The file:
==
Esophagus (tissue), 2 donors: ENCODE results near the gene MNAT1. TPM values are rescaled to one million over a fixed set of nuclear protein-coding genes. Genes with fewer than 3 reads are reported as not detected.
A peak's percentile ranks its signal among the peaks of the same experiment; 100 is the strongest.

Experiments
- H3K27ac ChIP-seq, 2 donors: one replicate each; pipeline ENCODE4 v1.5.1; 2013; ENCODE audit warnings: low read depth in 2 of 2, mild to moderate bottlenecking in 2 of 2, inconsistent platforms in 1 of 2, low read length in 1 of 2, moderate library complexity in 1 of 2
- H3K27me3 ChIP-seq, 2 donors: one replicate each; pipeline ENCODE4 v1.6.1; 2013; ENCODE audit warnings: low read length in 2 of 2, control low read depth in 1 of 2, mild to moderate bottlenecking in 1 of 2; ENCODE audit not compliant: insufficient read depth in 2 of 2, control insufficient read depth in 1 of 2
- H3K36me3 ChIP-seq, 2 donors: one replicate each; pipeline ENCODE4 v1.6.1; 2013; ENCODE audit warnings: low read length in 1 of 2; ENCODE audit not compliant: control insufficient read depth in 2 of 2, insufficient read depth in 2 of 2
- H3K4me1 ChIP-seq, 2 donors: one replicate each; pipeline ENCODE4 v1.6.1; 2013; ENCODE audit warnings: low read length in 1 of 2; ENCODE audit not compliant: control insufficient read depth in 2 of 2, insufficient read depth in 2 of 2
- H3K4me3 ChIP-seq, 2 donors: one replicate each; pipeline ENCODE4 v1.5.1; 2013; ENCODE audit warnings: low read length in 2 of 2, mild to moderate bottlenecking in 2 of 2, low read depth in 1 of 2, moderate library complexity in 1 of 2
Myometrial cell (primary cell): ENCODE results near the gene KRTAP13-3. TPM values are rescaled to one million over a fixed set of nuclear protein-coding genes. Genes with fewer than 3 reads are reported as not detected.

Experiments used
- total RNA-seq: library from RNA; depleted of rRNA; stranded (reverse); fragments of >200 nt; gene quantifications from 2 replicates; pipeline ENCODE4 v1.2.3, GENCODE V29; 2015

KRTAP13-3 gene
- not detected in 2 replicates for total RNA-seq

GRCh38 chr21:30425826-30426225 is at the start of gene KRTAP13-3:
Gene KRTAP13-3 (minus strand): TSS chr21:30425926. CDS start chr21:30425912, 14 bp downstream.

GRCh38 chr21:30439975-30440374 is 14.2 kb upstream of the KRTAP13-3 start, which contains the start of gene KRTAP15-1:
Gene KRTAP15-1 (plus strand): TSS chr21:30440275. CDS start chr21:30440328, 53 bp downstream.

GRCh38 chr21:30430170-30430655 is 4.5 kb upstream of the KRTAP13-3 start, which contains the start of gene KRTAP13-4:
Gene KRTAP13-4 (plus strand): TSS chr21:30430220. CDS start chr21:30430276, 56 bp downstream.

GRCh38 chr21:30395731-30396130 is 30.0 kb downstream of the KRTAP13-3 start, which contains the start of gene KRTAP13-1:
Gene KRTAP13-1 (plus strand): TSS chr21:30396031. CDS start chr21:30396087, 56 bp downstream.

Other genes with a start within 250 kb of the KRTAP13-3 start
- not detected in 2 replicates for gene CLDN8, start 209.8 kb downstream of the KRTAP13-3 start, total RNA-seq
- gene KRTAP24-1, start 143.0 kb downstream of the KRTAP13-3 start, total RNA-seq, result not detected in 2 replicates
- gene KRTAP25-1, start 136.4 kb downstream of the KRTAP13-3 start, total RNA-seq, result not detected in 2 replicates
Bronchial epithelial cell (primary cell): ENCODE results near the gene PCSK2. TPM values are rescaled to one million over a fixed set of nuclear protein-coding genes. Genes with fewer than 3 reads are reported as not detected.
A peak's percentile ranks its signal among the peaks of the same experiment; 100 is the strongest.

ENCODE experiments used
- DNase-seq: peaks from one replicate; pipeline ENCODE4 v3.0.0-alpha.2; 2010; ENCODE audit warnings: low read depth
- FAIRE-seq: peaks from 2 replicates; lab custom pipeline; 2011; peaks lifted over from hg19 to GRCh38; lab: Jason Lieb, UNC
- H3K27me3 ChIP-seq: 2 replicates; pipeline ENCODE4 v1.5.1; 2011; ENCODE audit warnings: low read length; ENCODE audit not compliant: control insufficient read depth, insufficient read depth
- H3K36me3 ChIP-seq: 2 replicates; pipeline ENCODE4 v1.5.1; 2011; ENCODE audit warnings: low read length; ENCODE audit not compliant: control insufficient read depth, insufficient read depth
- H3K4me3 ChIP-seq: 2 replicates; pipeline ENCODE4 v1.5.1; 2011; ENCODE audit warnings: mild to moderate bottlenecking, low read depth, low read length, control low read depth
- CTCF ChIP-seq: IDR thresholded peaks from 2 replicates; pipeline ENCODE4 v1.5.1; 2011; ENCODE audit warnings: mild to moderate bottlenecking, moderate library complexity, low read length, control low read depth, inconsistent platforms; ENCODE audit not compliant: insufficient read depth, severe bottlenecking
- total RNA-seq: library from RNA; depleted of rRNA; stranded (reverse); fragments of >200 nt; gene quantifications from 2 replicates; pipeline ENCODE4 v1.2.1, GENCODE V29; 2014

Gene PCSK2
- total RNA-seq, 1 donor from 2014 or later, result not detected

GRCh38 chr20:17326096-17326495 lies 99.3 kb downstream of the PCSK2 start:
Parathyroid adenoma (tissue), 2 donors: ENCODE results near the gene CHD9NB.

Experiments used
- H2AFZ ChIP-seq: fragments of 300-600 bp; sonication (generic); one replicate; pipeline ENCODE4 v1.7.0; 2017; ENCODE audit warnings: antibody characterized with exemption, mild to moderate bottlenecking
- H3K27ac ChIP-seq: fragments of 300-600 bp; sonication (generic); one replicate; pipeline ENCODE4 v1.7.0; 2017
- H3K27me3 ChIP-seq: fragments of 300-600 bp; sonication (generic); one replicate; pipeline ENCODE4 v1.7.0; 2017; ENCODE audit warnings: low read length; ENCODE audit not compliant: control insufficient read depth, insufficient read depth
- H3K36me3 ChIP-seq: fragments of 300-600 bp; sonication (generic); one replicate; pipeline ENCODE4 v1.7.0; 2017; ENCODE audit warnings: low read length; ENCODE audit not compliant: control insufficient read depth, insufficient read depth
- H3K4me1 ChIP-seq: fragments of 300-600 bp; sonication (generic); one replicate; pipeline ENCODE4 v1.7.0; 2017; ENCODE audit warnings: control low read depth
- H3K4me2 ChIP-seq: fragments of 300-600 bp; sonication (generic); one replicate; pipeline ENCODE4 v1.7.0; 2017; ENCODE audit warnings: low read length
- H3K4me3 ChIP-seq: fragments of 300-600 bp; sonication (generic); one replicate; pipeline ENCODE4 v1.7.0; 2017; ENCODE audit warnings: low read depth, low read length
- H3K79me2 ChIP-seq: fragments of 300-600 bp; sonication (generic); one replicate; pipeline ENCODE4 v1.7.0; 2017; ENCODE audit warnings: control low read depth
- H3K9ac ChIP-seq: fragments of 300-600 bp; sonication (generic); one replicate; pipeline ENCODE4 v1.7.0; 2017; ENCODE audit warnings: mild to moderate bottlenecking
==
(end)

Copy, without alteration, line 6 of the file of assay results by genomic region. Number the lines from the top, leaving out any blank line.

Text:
- H3K36me3 ChIP-seq, 2 donors: one replicate each; pipeline ENCODE4 v1.6.1; 2013; ENCODE audit warnings: low read length in 1 of 2; ENCODE audit not compliant: control insufficient read depth in 2 of 2, insufficient read depth in 2 of 2